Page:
Before he boarded
the Boston Patriots' chartered jet for Kansas City last weekend, a tramp
quarterback named Joe Kapp sniffed the delicate salt-scented air of the Hub
City and observed, "Man, this life's worked out just too good. Something's
bound to happen." Something did. Jerry Mays and Buck Buchanan happened.
Aaron Brown and Bobby Bell happened. The whole Kansas City defense happened,
and for the second time in 10 months Joe Kapp, the Man of Machismo, found
himself looking at the world through a haze of red jerseys. But he didn't mind
a bit. "I'm playing football again," he said, "and that's what
counts. For a while this summer it was looking pretty bleak."
Bleak is an
understatement. Ten days before Kapp suited up for Sunday's game against the
Chiefs, the man who had led the Minnesota Vikings to the Super Bowl was not
only unemployed, he was stunned and hurt by the Vikings' refusal to negotiate
seriously with his longtime agent, John Elliott Cook of San Francisco, the man
who obtained the Taj Mahal for 49er Quarterback John Brodie. Kapp's only role
in the summer-long war of nerves was to keep his mouth shut, and he took his
beautiful wife Marcia and his 7-year-old son J.J. off to California, where they
stayed with relatives in San Jose and Sacramento. When an ultimatum came from
the Vikings' front office, Kapp exploded in private. "Goddamn it," he
said, "I don't answer ultimatums. I'm not some kind of goddamn slave."
But mostly he was unseen and unheard. "I laid around watching TV," he
recalls. "Me and my six-pack. I watched the Vikings beat Kansas City and,
man, was I proud. Then another weekend went by and I still wasn't playing, and
my mother kept telling me, 'Don't worry, everything works out for the best.' It
all goes to show you, boys. Listen to your mother."
The lady in
question, Florence Garcia Kapp, was working in her San Jose Dairy Queen when
the telephone rang and a man who identified himself as Clive Rush, coach of the
Boston Patriots, asked to speak to her son the vagrant. Two days later, Joseph
Kapp, 32, flew to Boston and became the Patriots' second-string quarterback.
The terms were unannounced, but a club official dropped a strong hint. "Not
since the U.S.S. Nautilus" he said, "has that much money been paid for
a sub." The members of the Boston working press came up with a consensus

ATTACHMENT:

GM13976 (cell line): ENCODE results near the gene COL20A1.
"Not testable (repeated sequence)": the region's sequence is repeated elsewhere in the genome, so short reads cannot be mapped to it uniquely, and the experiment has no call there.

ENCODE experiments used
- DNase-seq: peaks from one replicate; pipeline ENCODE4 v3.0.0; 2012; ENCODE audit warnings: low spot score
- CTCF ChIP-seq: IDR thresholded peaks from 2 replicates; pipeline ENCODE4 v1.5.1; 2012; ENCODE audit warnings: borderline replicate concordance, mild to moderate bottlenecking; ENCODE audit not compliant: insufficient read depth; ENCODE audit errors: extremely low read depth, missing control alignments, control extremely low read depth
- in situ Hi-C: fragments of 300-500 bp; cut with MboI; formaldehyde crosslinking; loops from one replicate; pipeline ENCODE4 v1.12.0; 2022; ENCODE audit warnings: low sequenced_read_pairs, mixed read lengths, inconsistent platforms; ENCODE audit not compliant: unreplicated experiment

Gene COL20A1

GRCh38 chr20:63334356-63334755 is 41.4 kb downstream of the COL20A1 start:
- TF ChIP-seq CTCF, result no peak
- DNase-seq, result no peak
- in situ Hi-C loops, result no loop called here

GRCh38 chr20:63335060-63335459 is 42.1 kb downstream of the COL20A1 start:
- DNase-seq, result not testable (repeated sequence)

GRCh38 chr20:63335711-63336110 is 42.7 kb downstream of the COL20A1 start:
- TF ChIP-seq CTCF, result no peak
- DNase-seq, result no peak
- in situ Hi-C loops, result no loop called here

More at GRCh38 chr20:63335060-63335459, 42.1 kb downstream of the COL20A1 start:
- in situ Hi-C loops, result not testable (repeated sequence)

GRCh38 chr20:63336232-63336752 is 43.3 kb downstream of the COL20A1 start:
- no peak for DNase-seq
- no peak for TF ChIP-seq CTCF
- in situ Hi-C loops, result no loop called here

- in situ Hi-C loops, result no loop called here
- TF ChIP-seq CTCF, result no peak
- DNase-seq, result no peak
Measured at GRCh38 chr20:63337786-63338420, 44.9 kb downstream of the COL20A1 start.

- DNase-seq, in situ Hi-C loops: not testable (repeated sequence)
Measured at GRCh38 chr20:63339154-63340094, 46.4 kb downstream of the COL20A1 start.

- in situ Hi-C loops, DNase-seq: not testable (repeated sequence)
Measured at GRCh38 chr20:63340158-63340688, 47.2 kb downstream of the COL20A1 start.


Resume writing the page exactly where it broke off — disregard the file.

estimate of $100,000 a year for five years. There was good reason to believe
that for once they were conservative. The Vikings had offered Kapp $100,000,
and he had responded with dead silence. The best guess is that Boston will pay
him no less than $150,000 per annum.
Is he worth it?
The citizens of Boston seem to think so. Kapp and Patriot President Billy
Sullivan had been spotted as they deplaned at Boston's Logan International
Airport after the all-night flight from San Francisco. "Hey, Joe," a
mechanic shouted, "you gonna play for the Pats?" Kapp raised both hands
in a victory salute and shouted back, "Everything for the team." The
mechanic raced to a telephone and called a local radio station, and for the
next few hours the airwaves were buzzing with rumors and predictions. On the
rumors alone, stock in the Boston Patriots Football Club Inc. jumped from 16 to
19, and at midday, after the official announcement, it went up again. Within 24
hours of Kapp's arrival, the team had sold 100 more season tickets, and the day
after he hit town hopeful purchasers were lined up outside Fenway Park, where
the club has its offices, some of them rubbing their eyes from a night on the
pavement. Said Ticket Manager John Fitzgerald, "It's the first time this
has ever happened to us for a regular-season game."
Around the city
usually unflappable Bostonians blew their cool en masse. On the morning that
Kapp arrived switchboard operators at the three major newspapers fell
hopelessly behind trying to handle the calls. The Boston Evening Globe's
headline that night was PATRIOTS GET KAPP FROM VIKINGS. It was set in the type
newspapers usually reserve for such news as DEWEY BEATS TRUMAN. "There may
be no more patsy in the Pats," Herald-Traveler Columnist Jack Clary wrote,
and Bud Collins in the Sunday Globe tagged Kapp "the Mexican Messiah"
and said that Boston fans were willing to give him a few days "before they